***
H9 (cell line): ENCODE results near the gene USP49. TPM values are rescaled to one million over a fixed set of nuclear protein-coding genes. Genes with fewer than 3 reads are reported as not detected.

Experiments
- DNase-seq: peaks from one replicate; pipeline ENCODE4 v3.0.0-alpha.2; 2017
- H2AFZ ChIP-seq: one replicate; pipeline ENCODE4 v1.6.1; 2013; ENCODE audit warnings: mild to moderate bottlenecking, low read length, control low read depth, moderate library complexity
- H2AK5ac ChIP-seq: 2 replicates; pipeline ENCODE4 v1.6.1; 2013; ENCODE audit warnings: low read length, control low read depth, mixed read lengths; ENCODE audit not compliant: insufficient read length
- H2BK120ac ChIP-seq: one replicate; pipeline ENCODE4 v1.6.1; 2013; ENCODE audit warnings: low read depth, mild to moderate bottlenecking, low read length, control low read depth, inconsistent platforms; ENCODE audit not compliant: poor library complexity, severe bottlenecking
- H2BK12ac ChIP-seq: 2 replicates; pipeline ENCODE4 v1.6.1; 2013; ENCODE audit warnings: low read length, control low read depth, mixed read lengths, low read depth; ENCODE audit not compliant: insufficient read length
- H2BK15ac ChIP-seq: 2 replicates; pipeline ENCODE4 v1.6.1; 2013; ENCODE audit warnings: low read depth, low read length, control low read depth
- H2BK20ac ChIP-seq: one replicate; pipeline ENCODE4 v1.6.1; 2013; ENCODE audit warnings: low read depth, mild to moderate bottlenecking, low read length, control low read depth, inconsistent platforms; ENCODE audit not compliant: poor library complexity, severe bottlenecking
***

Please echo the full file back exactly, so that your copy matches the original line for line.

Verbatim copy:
H9 (cell line): ENCODE results near the gene USP49. TPM values are rescaled to one million over a fixed set of nuclear protein-coding genes. Genes with fewer than 3 reads are reported as not detected.

Experiments
- DNase-seq: peaks from one replicate; pipeline ENCODE4 v3.0.0-alpha.2; 2017
- H2AFZ ChIP-seq: one replicate; pipeline ENCODE4 v1.6.1; 2013; ENCODE audit warnings: mild to moderate bottlenecking, low read length, control low read depth, moderate library complexity
- H2AK5ac ChIP-seq: 2 replicates; pipeline ENCODE4 v1.6.1; 2013; ENCODE audit warnings: low read length, control low read depth, mixed read lengths; ENCODE audit not compliant: insufficient read length
- H2BK120ac ChIP-seq: one replicate; pipeline ENCODE4 v1.6.1; 2013; ENCODE audit warnings: low read depth, mild to moderate bottlenecking, low read length, control low read depth, inconsistent platforms; ENCODE audit not compliant: poor library complexity, severe bottlenecking
- H2BK12ac ChIP-seq: 2 replicates; pipeline ENCODE4 v1.6.1; 2013; ENCODE audit warnings: low read length, control low read depth, mixed read lengths, low read depth; ENCODE audit not compliant: insufficient read length
- H2BK15ac ChIP-seq: 2 replicates; pipeline ENCODE4 v1.6.1; 2013; ENCODE audit warnings: low read depth, low read length, control low read depth
- H2BK20ac ChIP-seq: one replicate; pipeline ENCODE4 v1.6.1; 2013; ENCODE audit warnings: low read depth, mild to moderate bottlenecking, low read length, control low read depth, inconsistent platforms; ENCODE audit not compliant: poor library complexity, severe bottlenecking